I must validate the fact that I loved…even if I was emotionally abused and mislead. Sure, it’s over. Sure, I understand the person is toxic and has serious problems and the deception was not my fault and did not occur because I was weak. Yet, I still loved and I am proud of that! When I mourn that time of my life, I must mourn the love I felt – not the imposter of a lover I was involved with.

My love has value no matter how it was gained. Before I can be free I must validate what I gave, even if it was one-sided.


And you know…that’s what we have going for us that they don’t. We experience life fully with a full range of emotions – good and bad. They don’t. We are superior to them, not the other way around. Our vulnerability is our strength and they will never know love. We know life more fully than they do.


The comments above are so deep and related to my life too. I too loved someone that manipulated my love and now after 12 months, I am no agry anymore, I am grateful that he showed me that I can be a human and able to feel love. I am so capable of loving someone without the regret. Yes, he took money, yes he made my cried. But after all that is all he took. I have my soul back, my freedom and the knowledge and feeling of how true loves feels. I am moving on and now more caucious, but I will love again. He will not take my soul and who I am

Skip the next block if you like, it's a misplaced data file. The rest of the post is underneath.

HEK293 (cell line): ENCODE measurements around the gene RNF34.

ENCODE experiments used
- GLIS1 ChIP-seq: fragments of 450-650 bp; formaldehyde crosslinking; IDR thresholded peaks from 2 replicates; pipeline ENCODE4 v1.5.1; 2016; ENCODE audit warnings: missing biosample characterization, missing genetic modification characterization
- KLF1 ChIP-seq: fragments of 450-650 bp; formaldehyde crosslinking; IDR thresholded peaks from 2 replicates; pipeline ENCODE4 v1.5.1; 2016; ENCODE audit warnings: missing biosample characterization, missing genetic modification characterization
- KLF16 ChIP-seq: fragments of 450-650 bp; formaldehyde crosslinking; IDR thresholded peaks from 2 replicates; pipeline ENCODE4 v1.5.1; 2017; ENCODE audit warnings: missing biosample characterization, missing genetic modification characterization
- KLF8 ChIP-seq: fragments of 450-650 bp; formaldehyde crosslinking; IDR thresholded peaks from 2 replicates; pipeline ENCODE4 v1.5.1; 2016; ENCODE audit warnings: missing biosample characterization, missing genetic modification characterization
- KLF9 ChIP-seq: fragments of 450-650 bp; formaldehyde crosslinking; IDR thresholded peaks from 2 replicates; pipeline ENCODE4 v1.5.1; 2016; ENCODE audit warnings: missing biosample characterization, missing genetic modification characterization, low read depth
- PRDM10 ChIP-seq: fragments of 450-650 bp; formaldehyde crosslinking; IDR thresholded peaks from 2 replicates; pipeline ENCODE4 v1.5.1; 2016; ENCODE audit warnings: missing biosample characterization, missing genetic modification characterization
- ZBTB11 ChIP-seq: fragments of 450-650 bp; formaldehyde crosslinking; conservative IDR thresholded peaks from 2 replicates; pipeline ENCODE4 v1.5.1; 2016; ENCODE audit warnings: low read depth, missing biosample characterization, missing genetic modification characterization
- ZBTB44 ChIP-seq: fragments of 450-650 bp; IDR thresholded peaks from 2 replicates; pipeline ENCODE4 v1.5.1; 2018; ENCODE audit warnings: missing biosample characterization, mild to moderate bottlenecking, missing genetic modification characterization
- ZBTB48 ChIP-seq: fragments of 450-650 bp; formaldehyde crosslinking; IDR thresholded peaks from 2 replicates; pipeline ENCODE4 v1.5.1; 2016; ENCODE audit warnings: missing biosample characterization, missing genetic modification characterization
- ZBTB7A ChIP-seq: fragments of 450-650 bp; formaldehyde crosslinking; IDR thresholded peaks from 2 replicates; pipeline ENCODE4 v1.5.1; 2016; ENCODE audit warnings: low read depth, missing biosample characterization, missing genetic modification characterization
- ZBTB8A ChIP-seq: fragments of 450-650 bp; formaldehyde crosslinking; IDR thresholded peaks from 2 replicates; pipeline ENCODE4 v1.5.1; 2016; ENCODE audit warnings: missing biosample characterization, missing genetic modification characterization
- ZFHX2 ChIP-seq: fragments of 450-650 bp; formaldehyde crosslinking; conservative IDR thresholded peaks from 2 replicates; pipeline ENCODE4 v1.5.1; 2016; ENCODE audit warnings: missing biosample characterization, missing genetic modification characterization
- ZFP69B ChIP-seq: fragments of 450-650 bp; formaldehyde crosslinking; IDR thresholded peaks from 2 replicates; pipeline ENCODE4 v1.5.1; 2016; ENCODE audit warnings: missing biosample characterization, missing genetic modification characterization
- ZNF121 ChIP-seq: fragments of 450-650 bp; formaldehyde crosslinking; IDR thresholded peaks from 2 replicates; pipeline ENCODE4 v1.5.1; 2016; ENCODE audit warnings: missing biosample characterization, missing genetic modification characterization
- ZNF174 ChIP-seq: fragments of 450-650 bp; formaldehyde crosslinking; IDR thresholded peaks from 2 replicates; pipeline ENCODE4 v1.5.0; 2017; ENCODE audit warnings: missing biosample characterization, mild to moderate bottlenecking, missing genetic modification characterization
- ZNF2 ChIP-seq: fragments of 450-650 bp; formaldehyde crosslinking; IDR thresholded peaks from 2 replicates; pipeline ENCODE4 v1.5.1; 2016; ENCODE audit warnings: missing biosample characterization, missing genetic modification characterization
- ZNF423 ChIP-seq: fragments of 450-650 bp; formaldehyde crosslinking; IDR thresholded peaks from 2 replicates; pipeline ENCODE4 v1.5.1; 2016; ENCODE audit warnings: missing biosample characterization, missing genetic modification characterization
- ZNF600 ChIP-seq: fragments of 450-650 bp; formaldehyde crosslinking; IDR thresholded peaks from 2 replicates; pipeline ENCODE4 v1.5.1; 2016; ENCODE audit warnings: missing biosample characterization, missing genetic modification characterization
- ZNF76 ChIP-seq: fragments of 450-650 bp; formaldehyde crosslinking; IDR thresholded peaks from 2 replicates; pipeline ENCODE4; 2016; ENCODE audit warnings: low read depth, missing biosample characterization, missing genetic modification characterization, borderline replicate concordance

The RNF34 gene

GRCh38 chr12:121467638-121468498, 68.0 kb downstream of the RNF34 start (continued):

will be okay

It’s only been 3 1/2 months since I discovered my perfect boyfriend, is really a sociopath, who was just using me for sex all along. I am a widow, raising 2 kids on my own. My childrens father was a good man who loved me very much, so I know good men are out there. But this damn sociopath, seemed perfect for me, and ofcourse now I realize- that was by design, his design. I was the perfect victim, a woman who had known love, and would trust, but was now alone. The problem is, I can’t stop thinking about him, and what he did to me, and I have to constantly remind myself, that the man I loved- does not really exsist!!! I feel as though I will never get over him, and I don’t know if I’ll ever be able to trust again. Thank You for writing this blog!! It is an inspiration, and I think I’ll read it over, and over- until I finally believe it & feel it.